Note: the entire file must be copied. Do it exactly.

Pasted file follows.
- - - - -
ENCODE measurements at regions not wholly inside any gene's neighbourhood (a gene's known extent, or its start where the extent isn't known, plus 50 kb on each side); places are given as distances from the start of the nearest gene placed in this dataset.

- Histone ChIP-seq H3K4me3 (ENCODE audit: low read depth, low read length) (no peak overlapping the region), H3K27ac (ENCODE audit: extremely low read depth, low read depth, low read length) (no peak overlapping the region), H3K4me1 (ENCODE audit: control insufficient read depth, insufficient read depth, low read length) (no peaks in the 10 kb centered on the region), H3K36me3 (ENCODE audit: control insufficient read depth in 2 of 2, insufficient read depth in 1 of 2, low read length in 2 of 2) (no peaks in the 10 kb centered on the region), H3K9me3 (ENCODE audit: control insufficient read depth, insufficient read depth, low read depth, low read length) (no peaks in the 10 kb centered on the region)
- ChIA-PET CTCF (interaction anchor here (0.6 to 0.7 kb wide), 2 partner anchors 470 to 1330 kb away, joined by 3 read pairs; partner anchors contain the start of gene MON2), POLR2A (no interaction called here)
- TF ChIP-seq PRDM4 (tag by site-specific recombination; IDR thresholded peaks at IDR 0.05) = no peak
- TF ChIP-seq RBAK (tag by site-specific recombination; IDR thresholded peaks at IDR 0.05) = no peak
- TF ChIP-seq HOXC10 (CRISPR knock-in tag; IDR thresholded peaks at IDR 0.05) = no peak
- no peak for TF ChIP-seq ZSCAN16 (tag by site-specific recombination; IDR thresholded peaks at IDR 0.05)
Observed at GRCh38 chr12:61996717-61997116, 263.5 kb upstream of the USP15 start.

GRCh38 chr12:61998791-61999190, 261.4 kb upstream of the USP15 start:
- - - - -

ENCODE measurements at regions not wholly inside any gene's neighbourhood (a gene's known extent, or its start where the extent isn't known, plus 50 kb on each side); places are given as distances from the start of the nearest gene placed in this dataset.

- Histone ChIP-seq H3K4me3 (ENCODE audit: low read depth, low read length) (no peak overlapping the region), H3K27ac (ENCODE audit: extremely low read depth, low read depth, low read length) (no peak overlapping the region), H3K4me1 (ENCODE audit: control insufficient read depth, insufficient read depth, low read length) (no peaks in the 10 kb centered on the region), H3K36me3 (ENCODE audit: control insufficient read depth in 2 of 2, insufficient read depth in 1 of 2, low read length in 2 of 2) (no peaks in the 10 kb centered on the region), H3K9me3 (ENCODE audit: control insufficient read depth, insufficient read depth, low read depth, low read length) (no peaks in the 10 kb centered on the region)
- ChIA-PET CTCF (interaction anchor here (0.6 to 0.7 kb wide), 2 partner anchors 470 to 1330 kb away, joined by 3 read pairs; partner anchors contain the start of gene MON2), POLR2A (no interaction called here)
- TF ChIP-seq PRDM4 (tag by site-specific recombination; IDR thresholded peaks at IDR 0.05) = no peak
- TF ChIP-seq RBAK (tag by site-specific recombination; IDR thresholded peaks at IDR 0.05) = no peak
- TF ChIP-seq HOXC10 (CRISPR knock-in tag; IDR thresholded peaks at IDR 0.05) = no peak
- no peak for TF ChIP-seq ZSCAN16 (tag by site-specific recombination; IDR thresholded peaks at IDR 0.05)
Observed at GRCh38 chr12:61996717-61997116, 263.5 kb upstream of the USP15 start.

GRCh38 chr12:61998791-61999190, 261.4 kb upstream of the USP15 start: